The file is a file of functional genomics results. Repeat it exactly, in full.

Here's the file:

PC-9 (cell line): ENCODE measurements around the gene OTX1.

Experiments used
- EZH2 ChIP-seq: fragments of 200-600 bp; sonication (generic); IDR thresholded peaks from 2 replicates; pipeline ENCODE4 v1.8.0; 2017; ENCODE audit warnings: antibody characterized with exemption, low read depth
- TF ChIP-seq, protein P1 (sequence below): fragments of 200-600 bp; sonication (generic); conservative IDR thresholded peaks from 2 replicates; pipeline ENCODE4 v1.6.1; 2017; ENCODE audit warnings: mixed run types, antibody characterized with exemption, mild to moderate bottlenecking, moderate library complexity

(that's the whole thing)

PC-9 (cell line): ENCODE measurements around the gene OTX1.

Experiments used
- EZH2 ChIP-seq: fragments of 200-600 bp; sonication (generic); IDR thresholded peaks from 2 replicates; pipeline ENCODE4 v1.8.0; 2017; ENCODE audit warnings: antibody characterized with exemption, low read depth
- TF ChIP-seq, protein P1 (sequence below): fragments of 200-600 bp; sonication (generic); conservative IDR thresholded peaks from 2 replicates; pipeline ENCODE4 v1.6.1; 2017; ENCODE audit warnings: mixed run types, antibody characterized with exemption, mild to moderate bottlenecking, moderate library complexity